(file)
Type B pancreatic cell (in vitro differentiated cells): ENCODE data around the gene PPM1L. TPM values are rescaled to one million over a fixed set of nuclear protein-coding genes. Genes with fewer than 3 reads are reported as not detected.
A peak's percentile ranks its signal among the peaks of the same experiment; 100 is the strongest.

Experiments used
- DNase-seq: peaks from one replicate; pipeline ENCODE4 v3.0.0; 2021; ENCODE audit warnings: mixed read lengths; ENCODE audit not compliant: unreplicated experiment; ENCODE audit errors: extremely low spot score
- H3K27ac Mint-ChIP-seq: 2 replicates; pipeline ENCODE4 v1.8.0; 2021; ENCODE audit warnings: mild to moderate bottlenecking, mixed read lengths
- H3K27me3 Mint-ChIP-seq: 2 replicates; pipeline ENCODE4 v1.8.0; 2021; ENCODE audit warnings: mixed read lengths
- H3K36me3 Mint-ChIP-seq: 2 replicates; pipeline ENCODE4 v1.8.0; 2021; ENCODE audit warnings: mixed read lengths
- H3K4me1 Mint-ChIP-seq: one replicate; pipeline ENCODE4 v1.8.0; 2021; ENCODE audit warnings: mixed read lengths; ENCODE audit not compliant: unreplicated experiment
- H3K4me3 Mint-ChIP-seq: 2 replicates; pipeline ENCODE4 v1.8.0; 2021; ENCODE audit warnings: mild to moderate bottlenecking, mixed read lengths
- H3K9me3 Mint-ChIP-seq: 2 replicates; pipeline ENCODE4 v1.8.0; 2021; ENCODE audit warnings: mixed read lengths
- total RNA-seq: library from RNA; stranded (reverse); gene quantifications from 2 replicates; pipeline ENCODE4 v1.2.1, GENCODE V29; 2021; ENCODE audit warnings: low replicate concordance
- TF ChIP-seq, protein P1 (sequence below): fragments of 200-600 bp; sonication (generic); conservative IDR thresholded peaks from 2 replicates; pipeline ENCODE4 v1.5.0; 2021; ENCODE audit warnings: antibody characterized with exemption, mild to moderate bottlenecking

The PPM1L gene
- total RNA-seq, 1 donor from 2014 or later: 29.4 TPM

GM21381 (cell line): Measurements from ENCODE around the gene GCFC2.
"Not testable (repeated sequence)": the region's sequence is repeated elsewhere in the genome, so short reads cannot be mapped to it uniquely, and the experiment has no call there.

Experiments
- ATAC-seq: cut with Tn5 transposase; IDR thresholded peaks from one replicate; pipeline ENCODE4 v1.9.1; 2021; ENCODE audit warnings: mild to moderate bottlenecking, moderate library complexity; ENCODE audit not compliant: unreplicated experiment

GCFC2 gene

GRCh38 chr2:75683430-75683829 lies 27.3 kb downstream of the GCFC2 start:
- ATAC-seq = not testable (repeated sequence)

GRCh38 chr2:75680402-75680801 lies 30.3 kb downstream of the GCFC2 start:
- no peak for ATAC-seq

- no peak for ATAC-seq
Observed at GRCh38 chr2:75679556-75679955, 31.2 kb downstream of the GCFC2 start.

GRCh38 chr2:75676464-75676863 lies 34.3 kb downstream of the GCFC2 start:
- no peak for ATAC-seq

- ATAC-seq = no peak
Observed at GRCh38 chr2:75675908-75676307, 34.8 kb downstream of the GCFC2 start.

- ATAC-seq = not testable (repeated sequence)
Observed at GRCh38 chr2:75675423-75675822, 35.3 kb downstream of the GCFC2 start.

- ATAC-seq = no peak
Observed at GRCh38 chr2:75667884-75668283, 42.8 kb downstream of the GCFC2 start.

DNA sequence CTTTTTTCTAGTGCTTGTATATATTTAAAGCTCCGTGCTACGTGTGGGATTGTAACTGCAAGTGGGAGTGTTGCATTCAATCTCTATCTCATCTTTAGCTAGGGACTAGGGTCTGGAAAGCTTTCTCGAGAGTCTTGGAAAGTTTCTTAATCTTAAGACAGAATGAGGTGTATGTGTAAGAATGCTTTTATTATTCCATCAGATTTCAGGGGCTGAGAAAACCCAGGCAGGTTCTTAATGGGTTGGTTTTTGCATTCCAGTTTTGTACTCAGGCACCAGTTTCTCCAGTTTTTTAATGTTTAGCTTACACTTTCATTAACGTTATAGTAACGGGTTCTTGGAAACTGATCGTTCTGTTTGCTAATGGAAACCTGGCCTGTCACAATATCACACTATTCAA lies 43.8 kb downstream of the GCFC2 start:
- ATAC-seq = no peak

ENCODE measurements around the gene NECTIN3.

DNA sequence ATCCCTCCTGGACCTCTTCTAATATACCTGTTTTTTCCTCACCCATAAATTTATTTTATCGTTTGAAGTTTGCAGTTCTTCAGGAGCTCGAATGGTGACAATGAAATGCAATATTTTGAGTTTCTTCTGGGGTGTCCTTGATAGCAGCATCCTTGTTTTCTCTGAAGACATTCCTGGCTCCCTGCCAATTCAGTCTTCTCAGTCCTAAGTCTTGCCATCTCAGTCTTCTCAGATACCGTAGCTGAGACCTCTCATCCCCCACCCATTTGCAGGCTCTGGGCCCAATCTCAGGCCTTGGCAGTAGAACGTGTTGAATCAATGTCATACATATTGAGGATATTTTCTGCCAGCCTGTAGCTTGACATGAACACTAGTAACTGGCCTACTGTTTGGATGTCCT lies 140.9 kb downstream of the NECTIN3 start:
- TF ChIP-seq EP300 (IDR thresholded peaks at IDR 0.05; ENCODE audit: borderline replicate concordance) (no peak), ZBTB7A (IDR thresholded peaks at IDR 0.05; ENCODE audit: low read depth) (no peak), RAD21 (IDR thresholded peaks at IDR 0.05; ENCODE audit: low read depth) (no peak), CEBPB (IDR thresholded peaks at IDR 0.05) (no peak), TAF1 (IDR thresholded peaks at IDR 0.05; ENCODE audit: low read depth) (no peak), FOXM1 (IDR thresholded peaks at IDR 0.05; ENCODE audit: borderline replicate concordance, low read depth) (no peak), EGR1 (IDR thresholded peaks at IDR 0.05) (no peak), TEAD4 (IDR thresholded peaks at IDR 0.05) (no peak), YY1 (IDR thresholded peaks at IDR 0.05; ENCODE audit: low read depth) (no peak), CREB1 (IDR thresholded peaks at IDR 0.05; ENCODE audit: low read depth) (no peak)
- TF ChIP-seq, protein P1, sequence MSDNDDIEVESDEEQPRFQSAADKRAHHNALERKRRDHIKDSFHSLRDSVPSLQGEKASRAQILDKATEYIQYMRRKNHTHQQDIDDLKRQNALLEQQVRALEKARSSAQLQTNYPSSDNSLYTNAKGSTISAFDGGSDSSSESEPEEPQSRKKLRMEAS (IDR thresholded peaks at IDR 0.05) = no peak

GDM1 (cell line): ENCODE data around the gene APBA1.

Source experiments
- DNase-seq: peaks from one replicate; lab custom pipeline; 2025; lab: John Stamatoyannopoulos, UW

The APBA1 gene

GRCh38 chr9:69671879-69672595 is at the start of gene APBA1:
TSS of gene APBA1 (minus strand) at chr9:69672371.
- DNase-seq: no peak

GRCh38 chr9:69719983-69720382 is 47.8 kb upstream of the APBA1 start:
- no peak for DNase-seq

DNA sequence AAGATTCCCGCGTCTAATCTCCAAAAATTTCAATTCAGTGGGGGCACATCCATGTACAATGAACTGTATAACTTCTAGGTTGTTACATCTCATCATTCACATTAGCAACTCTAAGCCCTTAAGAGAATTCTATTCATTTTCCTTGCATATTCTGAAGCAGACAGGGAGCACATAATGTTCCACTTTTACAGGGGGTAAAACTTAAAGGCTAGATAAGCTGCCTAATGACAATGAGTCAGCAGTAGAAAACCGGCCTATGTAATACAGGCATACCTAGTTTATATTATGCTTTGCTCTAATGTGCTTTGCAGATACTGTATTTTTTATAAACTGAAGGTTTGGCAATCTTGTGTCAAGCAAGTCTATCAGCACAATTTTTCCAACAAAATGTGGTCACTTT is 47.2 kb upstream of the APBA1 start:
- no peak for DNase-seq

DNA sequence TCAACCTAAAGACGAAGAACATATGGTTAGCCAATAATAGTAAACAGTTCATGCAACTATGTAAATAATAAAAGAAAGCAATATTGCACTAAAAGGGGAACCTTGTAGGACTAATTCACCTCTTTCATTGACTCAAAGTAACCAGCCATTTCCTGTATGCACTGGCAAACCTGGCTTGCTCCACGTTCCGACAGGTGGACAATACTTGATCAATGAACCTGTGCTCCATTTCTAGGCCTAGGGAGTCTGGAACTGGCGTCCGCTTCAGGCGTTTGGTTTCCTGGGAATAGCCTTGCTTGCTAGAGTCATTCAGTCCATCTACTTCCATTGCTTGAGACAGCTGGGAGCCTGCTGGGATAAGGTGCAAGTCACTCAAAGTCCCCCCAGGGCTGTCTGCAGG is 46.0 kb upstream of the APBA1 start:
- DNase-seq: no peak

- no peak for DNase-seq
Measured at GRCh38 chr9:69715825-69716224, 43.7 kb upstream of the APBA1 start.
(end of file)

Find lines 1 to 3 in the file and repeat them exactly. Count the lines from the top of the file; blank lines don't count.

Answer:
Type B pancreatic cell (in vitro differentiated cells): ENCODE data around the gene PPM1L. TPM values are rescaled to one million over a fixed set of nuclear protein-coding genes. Genes with fewer than 3 reads are reported as not detected.
A peak's percentile ranks its signal among the peaks of the same experiment; 100 is the strongest.

Experiments used